“For the WHO Semen Analysis manual, we’ve worked hard to make it very simple and very clear what should be done as a basic assessment and hopefully that will help increase standardization.”

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Why is the standardization of semen analysis important for infertility treatment?

The semen parameters define the treatment for the patient. Whether the patient is recommended IVF, ICSI, artificial insemination with a partner or donor insemination depends on the results of the semen analysis. You need quality semen analysis data to make a correct diagnosis. Bad data leads to poor treatment suggestions on a clinical level and that can ultimately impact outcomes.

What can be done to improve the quality of data across the discipline?

We discuss the lack of quality data a lot in the field and how we can change it. There was an assumption that there is a bias against male reproductive health and that was why we weren’t getting the funding to run experiments. But then we investigated the average grants given to male versus female reproductive studies and found that the amount of funding awarded globally was fairly equal. So, we determined that there is no bias against the discipline, but that we aren’t submitting enough high-quality proposals to get that funding. We need to change this by working together to produce impactful proposals. This is a mindset shift – we need to solve the problem together instead of competing against each other. Today, that’s the only way to make real progress, clinically, socially and politically.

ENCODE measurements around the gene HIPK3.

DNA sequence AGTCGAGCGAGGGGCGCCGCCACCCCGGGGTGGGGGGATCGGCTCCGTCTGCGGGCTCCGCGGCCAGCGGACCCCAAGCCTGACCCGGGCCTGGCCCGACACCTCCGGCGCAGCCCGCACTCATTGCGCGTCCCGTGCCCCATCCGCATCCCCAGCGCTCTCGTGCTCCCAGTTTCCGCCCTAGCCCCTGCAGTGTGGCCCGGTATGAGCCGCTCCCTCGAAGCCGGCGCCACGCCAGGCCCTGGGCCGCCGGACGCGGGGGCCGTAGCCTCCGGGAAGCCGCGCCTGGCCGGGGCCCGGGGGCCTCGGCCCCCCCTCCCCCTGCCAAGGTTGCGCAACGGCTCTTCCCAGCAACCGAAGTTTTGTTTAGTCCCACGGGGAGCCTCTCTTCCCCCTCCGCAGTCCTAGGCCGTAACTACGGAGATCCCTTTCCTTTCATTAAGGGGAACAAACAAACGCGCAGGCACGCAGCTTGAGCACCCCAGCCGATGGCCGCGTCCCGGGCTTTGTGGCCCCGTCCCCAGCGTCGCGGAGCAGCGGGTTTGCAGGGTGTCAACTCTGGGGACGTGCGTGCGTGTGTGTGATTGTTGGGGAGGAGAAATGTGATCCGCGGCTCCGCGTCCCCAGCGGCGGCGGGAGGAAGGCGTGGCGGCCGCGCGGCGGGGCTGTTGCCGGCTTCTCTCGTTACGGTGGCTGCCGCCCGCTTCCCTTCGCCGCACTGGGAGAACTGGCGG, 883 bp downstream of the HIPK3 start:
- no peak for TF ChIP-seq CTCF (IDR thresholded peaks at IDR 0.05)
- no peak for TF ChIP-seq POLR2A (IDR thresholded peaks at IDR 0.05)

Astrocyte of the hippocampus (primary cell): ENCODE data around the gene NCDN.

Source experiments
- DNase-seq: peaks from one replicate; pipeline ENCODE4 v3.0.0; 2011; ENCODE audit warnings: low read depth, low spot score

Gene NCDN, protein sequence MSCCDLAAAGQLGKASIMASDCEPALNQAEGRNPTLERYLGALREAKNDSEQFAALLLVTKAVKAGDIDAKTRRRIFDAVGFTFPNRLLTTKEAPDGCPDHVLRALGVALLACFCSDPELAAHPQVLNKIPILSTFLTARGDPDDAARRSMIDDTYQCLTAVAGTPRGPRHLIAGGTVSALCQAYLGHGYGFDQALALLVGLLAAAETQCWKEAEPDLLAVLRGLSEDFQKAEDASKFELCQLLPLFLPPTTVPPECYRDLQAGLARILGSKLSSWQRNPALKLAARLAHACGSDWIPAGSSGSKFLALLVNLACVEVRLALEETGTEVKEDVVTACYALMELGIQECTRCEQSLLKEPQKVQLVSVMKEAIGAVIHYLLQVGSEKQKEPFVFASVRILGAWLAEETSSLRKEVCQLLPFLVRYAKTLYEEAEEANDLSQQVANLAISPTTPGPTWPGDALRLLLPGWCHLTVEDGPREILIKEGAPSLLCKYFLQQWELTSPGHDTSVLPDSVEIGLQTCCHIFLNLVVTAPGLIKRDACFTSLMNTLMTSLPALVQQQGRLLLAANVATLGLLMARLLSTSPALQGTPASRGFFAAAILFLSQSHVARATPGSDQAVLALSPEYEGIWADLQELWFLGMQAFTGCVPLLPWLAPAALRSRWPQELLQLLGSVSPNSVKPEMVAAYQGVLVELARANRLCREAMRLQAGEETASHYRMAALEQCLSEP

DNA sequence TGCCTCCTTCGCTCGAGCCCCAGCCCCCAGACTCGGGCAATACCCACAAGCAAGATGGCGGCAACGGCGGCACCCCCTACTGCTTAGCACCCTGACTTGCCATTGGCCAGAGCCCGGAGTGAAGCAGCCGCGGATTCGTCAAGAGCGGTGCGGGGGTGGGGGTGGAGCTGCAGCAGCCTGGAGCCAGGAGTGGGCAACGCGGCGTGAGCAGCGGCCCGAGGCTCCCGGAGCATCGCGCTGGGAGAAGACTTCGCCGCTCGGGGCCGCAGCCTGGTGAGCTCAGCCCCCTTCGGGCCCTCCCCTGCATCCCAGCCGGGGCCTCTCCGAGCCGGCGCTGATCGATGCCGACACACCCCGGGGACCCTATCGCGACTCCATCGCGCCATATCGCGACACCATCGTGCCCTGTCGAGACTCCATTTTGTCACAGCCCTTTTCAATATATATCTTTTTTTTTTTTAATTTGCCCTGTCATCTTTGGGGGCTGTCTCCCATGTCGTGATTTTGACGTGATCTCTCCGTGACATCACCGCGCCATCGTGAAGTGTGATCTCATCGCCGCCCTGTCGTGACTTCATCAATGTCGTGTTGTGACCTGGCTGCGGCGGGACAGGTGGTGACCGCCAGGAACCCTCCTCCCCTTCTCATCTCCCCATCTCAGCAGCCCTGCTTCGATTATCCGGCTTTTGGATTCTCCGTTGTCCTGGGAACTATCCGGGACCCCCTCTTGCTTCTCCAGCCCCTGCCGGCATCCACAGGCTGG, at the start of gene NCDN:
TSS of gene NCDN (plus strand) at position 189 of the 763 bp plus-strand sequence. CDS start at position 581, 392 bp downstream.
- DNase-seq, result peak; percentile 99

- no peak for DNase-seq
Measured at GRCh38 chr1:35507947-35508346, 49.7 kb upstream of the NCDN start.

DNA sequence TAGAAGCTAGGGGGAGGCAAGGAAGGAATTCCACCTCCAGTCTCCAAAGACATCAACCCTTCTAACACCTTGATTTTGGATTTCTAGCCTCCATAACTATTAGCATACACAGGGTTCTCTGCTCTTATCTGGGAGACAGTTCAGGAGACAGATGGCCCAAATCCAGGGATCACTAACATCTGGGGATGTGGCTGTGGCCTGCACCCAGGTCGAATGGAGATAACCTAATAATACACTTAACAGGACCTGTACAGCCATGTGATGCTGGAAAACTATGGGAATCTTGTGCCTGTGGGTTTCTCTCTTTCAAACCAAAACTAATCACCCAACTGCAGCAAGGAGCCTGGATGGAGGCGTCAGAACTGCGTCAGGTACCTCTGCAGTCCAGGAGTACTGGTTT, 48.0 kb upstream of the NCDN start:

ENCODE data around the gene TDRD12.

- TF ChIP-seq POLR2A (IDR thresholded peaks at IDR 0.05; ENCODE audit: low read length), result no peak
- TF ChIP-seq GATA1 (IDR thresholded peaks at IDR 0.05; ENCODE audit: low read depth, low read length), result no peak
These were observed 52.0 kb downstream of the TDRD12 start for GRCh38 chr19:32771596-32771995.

“Bad data leads to poor treatment suggestions on a clinical level and that can ultimately impact outcomes.”

How can reproductive healthcare move up the political agenda?

At the moment, the common wisdom is that there are enough people in the world, we don’t need more mouths to feed, the planet can’t support more people, and so on. That mindset is changing, but it’s not changing fast enough to have enlightenment in many countries. There is a lot of data available about falling fertility rates. Those declines have substantial economic and social consequences for a country and immigration is not always the answer. So, we must put families at the center of the argument, building families, supporting families and healthcare for families. In reproductive health, we should be making substantial arguments in this arena.

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“So, we must put families at the center of the argument, building families, supporting families and healthcare for families.”

How do you balance those political, philosophical and social discussions on a global level?